Im planning to use a simple blocking oscillator with a CCFL transformer and Cockcroft-Walton diode multiplier to supply HV for a Geiger-Muller tube. This requires 1600V but at miniscule current.

I wish to make this draw as low a current from the supply as possible, ideally below 1mA from a 9V supply.

What is responsible for limiting the current (other than the load) in such a circuit? Is it just the back-EMF in the transformer primary?


The impedance of the voltage multiplier plays a part in limiting the current from the high voltage output.

I've had a look at the impedance of the Cockcroft-Walton voltage multiplier before, and found the following equation:

$$ E_{out} = 2nE_{pk} - \frac {I_{load}}{2 \pi fC} (4n^3 + 3n^2 - n) - 2nV_{f}$$

What that does is to compute your output voltage from several parameters:

  • \$E_{pk}\$ the peak voltage of the AC input (not the peak to peak voltage, but the simple peak voltage.)
  • \$I_{load}\$ - the load current.
  • \$f\$ - the frequency of the AC input
  • \$C\$ - the capacitance of your individual capacitors (in farads.)
  • \$n\$ - the number of stages in your multiplier.
  • \$V_{f}\$ - the forward voltage of your diodes.

That applies to the commonly used half wave Cockcroft-Walton voltage multiplier.

The relationship between the number of stages and the impedance is not obvious just from looking at the circuit.

The output impedance is this part:

$$\frac {4n^3 + 3n^2 - n}{2 \pi fC} $$

The maximum output voltage of the multiplier is given by this part:

$$ E_{out} = 2nE_{pk} - 2nV_{f}$$

Figure your maximum voltage, then use the impedance to figure the voltage drop at the supply current your tube needs. Vary the capacitance, the number of stages, and the frequency to get a multiplier that delivers 1600 VDC at whatever current your tube needs.

The current drawn from the low voltage supply will be higher than the current out of the high voltage side.

I never measured it while I was doing my experiments, so I don't know for sure how much higher.

I'd expect the input current to be at least \$N \times I_{out}\$ where \$N\$ is the number of stages of your multiplier. Since capacitors leak, the input current will be higher.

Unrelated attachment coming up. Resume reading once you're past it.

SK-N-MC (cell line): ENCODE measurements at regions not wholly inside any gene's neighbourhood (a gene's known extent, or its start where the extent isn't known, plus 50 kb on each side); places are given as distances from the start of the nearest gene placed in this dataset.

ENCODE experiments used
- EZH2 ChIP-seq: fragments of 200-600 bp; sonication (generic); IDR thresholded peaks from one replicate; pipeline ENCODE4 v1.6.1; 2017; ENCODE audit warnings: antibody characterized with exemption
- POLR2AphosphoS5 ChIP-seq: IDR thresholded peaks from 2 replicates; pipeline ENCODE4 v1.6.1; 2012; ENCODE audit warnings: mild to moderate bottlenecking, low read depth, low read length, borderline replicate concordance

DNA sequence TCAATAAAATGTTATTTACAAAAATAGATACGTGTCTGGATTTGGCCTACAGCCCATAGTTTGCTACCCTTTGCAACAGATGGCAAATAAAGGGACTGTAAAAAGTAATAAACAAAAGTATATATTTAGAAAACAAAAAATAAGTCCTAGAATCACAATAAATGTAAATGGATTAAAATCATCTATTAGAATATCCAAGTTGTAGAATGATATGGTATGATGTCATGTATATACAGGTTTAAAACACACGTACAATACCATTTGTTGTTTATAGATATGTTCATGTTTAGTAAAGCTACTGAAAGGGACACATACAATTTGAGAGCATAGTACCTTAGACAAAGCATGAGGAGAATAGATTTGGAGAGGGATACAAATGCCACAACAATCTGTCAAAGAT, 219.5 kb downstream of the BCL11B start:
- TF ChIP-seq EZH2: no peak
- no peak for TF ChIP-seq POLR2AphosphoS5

I almost expect the oscillator and the driver for the transformer to draw more than 1mA.

  • \$\begingroup\$ cheers, thanks. The G-M tube current is really hard to define, as outside of an ionization event, the tube is effectively open-circuit, and the only current then drawn by the HV side is from leakage. Even in a 'worst-case' scenario for this particular tube, the anode resistor limits the current to a few hundred uA. It is more the LV and oscillator side im looking at - whether there is anything there that can draw more current than is really needed, and can be 'designed out' to reduce the current draw, such as by limiting the base current on the oscillator transistor. \$\endgroup\$ – Martin G7MRV Dec 15 '19 at 13:05
  • \$\begingroup\$ If I can drive the CCFL transformer to an output of 400V or more, then I should only need two CW stages, so worst case current becomes about 800uA (allowing for some losses plus current in a regulator chain of zeners). 1mA does look too optimistic for this (I can do 400V supplies that low), 30-40mA looks more probable for this supply. \$\endgroup\$ – Martin G7MRV Dec 15 '19 at 13:12
  • \$\begingroup\$ @MartinG7MRV: Is that 400V RMS, or 400V peak, or 400V peak to peak? \$\endgroup\$ – JRE Dec 15 '19 at 13:28
  • \$\begingroup\$ Good point! I forgot I was going from AC (well, pulse) to DC. I require 1600V DC for the G-M tube. Presuming half-wave rectification, thats about 2.5kV rms, so probably about 650Vrms out of the transformer. A lot will depend on what I can drive the salvaged CCFL transformers to. But I believe they are designed for 3kV pk-pk when driving CCFL tubes \$\endgroup\$ – Martin G7MRV Dec 15 '19 at 13:50
  • \$\begingroup\$ I ask because the number of stages you need depends on the peak voltage of the AC input to the multiplier. If you have 400V peak, then you need 2 stages to reach 1600VDC. If you have 400V peak to peak, then it'd be 4 stages. If its 400V RMS, then a single stage would get you 1100VDC and two stages would be 2200VDC. \$\endgroup\$ – JRE Dec 15 '19 at 13:55

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